Seeking the stuff that great vacations are made of (Found).
Miriam is our chef for these April SwimVacation trips. She’s originally from from New Orleans, but all you have to do is eat her food and you’d know that right away. I just finished some amazing gumbo she prepared for the 14 of us aboard tonight. Being a chef on a yacht is a tough gig. I know it sounds romantic, sailing around the Caribbean, grilling some steaks, sipping a beer. Wrong. Being a chef on any boat is grueling and hot, with long days working in a galley 1/10th the size most chefs work in. Provisioning is difficult in the Caribbean, with lots of trips to lots of little stores. Food is difficult to store on a boat, we fill every crevice and use a lot of ice. Vegetables are difficult to chop on a boat that’s rocking and rolling in a 6 foot swell. Guests have different tastes, allergies, are vegetarians or vegans. Miriam somehow makes it all look easy. I was thrilled to see her jump in for a snorkel before dinner tonight for a quick break.
Our morning swim was a circumnavigation of Little Harbor on Peter Island. The portion of the swim across the mouth of the bay with the wind at our backs allowed us to stretch out our strokes, find balance, feel fast. We turned around to head back to the boat and found quite the opposite. Back at the yacht, we found calm clear last water, and I decided this would be a great time to take stroke videos of our guests. Heather grabbed her fancy underwater camera housing and got it done. Cuan Law, a trimaran we know well, anchored near us, and we waved to our sometimes captain Simeon as we motored out of the harbor. In a sign of grit and determination, the owners of the Cuan Law are running her without a mast, which was lost in the hurricane. The show must go on!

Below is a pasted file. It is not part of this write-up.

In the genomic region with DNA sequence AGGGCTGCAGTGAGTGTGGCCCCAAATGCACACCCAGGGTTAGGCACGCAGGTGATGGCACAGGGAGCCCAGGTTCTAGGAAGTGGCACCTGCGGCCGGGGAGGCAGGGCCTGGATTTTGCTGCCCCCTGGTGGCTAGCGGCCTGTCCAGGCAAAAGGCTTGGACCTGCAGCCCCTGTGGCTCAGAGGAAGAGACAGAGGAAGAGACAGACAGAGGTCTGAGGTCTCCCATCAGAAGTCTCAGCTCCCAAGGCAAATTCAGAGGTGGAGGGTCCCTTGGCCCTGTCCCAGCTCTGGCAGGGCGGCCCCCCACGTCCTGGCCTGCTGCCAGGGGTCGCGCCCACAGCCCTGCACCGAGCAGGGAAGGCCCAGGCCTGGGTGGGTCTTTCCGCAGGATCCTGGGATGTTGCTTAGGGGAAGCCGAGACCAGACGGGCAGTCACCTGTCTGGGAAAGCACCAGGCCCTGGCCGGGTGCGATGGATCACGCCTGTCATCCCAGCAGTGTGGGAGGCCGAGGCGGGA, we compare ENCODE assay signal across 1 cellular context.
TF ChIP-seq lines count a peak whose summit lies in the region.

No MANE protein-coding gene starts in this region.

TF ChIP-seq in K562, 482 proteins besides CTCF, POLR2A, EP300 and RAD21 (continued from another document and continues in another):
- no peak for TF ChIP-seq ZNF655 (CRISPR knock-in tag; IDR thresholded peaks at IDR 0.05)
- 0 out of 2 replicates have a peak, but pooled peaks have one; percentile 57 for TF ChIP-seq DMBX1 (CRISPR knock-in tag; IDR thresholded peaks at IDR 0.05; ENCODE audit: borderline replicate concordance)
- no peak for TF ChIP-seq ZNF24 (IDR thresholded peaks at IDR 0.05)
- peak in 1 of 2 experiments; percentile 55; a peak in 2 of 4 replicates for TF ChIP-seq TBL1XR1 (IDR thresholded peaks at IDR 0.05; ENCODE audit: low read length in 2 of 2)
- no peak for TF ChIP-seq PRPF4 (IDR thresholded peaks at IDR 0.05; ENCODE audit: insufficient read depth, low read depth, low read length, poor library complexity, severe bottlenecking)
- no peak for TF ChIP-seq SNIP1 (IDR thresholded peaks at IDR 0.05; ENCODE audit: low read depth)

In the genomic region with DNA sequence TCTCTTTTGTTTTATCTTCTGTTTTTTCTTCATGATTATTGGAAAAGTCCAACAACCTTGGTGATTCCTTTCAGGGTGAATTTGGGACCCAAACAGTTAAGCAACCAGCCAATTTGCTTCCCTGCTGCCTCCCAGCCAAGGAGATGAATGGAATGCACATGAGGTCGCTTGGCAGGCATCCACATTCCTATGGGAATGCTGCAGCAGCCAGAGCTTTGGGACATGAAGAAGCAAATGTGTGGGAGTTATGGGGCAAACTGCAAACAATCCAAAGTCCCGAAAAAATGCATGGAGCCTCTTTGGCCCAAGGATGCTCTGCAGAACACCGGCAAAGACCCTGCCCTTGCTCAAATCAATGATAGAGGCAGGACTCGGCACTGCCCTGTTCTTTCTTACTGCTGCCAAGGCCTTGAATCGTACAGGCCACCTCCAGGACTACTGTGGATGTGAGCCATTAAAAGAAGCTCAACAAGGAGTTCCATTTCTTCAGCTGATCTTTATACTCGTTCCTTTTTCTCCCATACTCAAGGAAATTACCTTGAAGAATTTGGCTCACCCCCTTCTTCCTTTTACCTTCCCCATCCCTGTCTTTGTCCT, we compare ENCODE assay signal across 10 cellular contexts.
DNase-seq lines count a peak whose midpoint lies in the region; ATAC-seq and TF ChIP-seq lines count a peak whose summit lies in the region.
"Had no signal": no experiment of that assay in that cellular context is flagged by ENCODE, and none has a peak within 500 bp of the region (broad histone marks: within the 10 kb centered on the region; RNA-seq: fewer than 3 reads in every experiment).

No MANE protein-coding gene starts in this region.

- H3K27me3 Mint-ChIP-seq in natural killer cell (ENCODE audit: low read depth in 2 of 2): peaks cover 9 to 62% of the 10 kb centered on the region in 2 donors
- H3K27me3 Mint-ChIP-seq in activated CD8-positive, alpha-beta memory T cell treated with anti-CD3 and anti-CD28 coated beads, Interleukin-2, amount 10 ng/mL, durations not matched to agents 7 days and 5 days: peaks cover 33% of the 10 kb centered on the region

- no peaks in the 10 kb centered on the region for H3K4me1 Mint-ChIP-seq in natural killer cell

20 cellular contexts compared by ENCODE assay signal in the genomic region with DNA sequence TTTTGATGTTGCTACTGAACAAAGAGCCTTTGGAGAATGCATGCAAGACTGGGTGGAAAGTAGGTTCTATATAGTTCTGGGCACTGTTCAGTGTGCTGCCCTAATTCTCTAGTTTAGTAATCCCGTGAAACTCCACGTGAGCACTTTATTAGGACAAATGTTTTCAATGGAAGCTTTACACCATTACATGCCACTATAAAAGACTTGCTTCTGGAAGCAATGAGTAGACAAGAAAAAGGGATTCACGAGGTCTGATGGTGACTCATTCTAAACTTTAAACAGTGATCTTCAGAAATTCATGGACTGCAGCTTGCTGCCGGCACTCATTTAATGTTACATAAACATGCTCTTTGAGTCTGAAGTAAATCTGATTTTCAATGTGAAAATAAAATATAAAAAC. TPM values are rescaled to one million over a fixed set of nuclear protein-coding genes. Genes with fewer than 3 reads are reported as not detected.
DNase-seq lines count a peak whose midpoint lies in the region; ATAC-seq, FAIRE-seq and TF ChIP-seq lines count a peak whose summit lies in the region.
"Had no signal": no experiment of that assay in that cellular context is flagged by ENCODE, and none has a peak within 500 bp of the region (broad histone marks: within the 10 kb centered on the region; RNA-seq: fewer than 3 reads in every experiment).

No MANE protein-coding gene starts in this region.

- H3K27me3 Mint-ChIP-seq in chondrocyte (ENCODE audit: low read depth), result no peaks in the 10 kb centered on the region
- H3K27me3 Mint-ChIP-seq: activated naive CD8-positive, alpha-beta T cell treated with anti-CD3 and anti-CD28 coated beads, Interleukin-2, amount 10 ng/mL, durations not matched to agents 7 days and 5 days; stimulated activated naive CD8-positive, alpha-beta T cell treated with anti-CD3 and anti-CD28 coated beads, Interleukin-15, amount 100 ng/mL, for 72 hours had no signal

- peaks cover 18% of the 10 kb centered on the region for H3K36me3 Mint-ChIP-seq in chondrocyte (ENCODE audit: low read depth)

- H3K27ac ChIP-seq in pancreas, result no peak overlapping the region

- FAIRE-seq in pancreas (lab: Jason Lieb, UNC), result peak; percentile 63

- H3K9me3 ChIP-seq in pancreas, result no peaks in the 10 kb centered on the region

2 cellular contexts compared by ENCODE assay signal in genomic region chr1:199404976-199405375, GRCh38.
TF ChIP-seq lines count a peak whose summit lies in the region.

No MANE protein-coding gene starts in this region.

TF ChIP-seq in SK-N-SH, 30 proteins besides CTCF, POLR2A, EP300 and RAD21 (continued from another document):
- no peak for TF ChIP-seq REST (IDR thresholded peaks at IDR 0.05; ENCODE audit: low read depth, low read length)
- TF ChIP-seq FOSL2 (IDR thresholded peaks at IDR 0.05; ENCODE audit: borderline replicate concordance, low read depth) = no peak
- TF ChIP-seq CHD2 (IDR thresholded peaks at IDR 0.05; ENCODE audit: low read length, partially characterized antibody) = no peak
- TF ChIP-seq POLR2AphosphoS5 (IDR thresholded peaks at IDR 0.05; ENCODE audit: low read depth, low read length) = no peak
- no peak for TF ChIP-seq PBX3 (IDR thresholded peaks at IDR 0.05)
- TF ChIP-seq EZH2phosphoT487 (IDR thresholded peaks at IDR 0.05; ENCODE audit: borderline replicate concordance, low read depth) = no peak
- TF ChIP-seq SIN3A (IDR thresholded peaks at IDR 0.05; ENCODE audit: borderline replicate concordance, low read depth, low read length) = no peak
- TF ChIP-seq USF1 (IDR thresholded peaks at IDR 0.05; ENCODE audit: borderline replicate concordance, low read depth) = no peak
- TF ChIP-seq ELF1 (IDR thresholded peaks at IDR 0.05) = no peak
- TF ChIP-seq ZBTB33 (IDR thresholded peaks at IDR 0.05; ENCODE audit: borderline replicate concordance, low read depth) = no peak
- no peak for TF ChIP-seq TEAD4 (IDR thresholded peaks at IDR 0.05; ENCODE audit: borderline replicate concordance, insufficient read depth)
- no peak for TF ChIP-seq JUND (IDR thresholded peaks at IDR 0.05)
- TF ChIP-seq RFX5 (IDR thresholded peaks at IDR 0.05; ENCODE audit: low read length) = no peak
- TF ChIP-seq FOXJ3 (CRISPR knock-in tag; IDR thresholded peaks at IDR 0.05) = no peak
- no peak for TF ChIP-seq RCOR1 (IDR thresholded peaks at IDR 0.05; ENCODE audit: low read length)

The prevailing winds down here are East-Northeast, but a change of only a few degrees can affect where we swim, where we anchor, where we spend the night. Today we had our eye on an iconic SwimVacation adventure, Dead Chest Island to Deadman’s Bay. One look at the channel between them changed our minds: 3 foot chop on top of 4 foot swell and a 20 knot wind. This is a vacation, not a suffer fest. We moved on to the wreck of The Rhone for a snorkel.
I’ve written about The Rhone several times in this blog, so the abridged version is: In October of 1867 a 374 foot ship carrying 145 passengers smashed on the rocks on Salt Island during a hurricane, and sunk in relatively shallow water. It is a rare wreck in that it’s shallow, in clear water, and has a lot of cool recognizable parts visible form the surface, like its huge bronze propeller. Our guests snorkeled around her for a bit, then we swam to a rock formation around the corner in Salt Bay called Man Head. I swam with guest Steve, who is a tall multisport adventure type guy. We battled into a headwind for about 1/2 mile, but Steve has this determined stroke and demeanor that make me think we could throw him into any situation.
Our next task was to find a place to anchor for the night. We were in Salt Bay, which can be a good overnight spot, but the wind was a few degrees off to the north of east, making it too choppy. Cooper Island was nearby, but as we cruised the marina, all the mooring ball were taken. Besides, our guests are already getting used to the seclusion that yachting can offer, and they’re also becoming a unit, not interested in mixing with the general public right now. I get this. Instead we moved just around the corner to a little tuck in that Captain Bob (with decades of BVI cruising experience) knew about. Alone and out of the wind, we jumped in for more snorkeling. Lots of healthy reef life here, reminding us that marine life will return to balance given a little time. Cocktails in sunshine, appetizers at sunset, dinner and chatter beneath a sky full of stars.
Stuffed with Miriam’s pineapple upside-down cake, we all drift off to sleep, shoulders perhaps a little sore, nose slightly sunburned, souls satisfied.